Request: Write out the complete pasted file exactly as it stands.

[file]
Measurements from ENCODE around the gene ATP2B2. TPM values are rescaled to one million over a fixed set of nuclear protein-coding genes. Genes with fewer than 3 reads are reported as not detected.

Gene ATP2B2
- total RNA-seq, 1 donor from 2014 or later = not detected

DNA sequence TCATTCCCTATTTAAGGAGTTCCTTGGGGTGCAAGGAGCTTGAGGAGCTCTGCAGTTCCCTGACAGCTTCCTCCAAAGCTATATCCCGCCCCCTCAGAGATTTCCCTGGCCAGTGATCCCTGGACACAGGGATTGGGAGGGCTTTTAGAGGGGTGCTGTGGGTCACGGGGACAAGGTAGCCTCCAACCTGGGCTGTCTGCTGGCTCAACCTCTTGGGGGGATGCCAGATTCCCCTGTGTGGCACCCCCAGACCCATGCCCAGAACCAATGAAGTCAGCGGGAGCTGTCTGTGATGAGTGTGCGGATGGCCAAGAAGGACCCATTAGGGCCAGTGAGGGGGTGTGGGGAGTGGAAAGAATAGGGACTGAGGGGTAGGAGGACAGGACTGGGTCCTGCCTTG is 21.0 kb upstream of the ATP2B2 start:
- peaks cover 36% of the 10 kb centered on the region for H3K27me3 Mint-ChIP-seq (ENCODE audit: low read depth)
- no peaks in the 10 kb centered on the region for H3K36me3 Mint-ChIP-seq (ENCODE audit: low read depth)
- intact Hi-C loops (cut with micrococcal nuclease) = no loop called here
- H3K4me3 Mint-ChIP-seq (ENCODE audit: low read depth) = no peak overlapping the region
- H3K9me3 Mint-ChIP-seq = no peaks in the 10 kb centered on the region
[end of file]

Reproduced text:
Measurements from ENCODE around the gene ATP2B2. TPM values are rescaled to one million over a fixed set of nuclear protein-coding genes. Genes with fewer than 3 reads are reported as not detected.

Gene ATP2B2
- total RNA-seq, 1 donor from 2014 or later = not detected

DNA sequence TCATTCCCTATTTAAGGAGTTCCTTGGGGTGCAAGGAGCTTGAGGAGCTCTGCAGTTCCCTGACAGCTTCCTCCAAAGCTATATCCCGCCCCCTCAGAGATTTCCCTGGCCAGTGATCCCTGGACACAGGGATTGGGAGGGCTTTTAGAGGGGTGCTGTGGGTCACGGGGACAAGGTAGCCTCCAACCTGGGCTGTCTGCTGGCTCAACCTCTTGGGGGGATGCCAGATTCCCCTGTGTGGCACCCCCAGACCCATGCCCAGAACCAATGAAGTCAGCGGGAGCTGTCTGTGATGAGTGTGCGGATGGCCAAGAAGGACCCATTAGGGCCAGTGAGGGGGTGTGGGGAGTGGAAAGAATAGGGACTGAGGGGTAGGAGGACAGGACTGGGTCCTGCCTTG is 21.0 kb upstream of the ATP2B2 start:
- peaks cover 36% of the 10 kb centered on the region for H3K27me3 Mint-ChIP-seq (ENCODE audit: low read depth)
- no peaks in the 10 kb centered on the region for H3K36me3 Mint-ChIP-seq (ENCODE audit: low read depth)
- intact Hi-C loops (cut with micrococcal nuclease) = no loop called here
- H3K4me3 Mint-ChIP-seq (ENCODE audit: low read depth) = no peak overlapping the region
- H3K9me3 Mint-ChIP-seq = no peaks in the 10 kb centered on the region